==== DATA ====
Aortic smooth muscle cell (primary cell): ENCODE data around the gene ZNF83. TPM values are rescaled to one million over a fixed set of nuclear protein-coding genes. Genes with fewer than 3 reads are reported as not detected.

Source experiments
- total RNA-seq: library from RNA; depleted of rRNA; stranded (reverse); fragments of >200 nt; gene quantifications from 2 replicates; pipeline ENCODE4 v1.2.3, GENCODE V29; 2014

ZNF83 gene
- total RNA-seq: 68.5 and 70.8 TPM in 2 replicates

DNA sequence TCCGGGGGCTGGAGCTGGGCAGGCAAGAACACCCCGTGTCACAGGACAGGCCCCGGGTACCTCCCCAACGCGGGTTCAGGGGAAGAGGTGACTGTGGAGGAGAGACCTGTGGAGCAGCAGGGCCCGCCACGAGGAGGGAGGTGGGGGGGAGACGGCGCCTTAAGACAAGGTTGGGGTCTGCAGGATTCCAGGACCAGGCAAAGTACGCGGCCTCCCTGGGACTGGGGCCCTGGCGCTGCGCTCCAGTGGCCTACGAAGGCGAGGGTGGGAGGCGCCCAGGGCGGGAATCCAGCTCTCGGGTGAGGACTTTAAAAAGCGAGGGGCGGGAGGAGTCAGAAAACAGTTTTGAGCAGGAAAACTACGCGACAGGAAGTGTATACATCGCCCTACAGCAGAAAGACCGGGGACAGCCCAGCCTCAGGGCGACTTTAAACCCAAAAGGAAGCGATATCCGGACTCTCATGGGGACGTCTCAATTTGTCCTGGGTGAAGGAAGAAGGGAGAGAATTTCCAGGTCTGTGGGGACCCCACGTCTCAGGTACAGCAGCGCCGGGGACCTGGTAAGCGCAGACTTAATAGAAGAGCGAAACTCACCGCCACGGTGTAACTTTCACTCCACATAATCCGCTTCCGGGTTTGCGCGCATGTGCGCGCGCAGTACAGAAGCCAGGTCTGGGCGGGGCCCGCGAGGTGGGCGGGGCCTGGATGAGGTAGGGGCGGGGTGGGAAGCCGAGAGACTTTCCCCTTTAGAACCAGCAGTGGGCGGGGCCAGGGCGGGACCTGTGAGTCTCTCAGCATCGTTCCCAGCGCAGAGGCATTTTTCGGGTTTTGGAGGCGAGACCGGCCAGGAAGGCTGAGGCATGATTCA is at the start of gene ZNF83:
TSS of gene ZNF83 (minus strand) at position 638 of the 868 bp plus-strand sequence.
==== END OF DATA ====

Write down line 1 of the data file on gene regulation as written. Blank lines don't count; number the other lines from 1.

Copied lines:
Aortic smooth muscle cell (primary cell): ENCODE data around the gene ZNF83. TPM values are rescaled to one million over a fixed set of nuclear protein-coding genes. Genes with fewer than 3 reads are reported as not detected.